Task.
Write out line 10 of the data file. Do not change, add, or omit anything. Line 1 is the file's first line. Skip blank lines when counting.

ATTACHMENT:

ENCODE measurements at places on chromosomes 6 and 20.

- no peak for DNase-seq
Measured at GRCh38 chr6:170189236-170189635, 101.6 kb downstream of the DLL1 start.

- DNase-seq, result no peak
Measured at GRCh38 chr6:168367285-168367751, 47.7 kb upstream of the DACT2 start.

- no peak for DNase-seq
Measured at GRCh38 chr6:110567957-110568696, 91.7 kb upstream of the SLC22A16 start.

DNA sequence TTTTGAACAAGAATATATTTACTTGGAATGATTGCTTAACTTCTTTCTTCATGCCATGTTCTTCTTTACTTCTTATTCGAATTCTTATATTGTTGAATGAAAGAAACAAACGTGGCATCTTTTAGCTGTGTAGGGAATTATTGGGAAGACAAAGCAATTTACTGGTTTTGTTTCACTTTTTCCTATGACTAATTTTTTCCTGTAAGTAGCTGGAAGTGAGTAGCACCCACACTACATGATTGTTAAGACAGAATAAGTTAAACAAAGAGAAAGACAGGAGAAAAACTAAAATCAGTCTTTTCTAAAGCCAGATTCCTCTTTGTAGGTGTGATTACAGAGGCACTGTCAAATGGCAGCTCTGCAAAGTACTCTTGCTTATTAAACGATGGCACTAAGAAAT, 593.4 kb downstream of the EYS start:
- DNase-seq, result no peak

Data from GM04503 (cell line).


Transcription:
Data from GM04503 (cell line).